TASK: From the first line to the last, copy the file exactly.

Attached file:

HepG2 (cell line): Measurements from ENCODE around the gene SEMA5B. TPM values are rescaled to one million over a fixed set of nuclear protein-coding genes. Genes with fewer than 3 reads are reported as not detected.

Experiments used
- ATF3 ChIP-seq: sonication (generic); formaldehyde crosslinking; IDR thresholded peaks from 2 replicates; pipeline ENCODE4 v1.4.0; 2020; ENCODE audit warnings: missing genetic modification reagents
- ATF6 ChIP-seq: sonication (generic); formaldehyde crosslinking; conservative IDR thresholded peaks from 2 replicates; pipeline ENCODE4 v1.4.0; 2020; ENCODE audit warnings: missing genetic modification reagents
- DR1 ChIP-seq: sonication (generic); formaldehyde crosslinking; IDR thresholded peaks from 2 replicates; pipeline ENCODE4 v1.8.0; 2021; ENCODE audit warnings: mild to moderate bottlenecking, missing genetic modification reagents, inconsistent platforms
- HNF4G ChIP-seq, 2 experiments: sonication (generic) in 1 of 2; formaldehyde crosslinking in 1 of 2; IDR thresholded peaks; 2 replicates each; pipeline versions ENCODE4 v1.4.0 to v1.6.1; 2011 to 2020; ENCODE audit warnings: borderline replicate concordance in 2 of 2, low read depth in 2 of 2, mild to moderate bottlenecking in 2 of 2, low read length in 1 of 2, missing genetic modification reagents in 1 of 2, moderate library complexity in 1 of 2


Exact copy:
HepG2 (cell line): Measurements from ENCODE around the gene SEMA5B. TPM values are rescaled to one million over a fixed set of nuclear protein-coding genes. Genes with fewer than 3 reads are reported as not detected.

Experiments used
- ATF3 ChIP-seq: sonication (generic); formaldehyde crosslinking; IDR thresholded peaks from 2 replicates; pipeline ENCODE4 v1.4.0; 2020; ENCODE audit warnings: missing genetic modification reagents
- ATF6 ChIP-seq: sonication (generic); formaldehyde crosslinking; conservative IDR thresholded peaks from 2 replicates; pipeline ENCODE4 v1.4.0; 2020; ENCODE audit warnings: missing genetic modification reagents
- DR1 ChIP-seq: sonication (generic); formaldehyde crosslinking; IDR thresholded peaks from 2 replicates; pipeline ENCODE4 v1.8.0; 2021; ENCODE audit warnings: mild to moderate bottlenecking, missing genetic modification reagents, inconsistent platforms
- HNF4G ChIP-seq, 2 experiments: sonication (generic) in 1 of 2; formaldehyde crosslinking in 1 of 2; IDR thresholded peaks; 2 replicates each; pipeline versions ENCODE4 v1.4.0 to v1.6.1; 2011 to 2020; ENCODE audit warnings: borderline replicate concordance in 2 of 2, low read depth in 2 of 2, mild to moderate bottlenecking in 2 of 2, low read length in 1 of 2, missing genetic modification reagents in 1 of 2, moderate library complexity in 1 of 2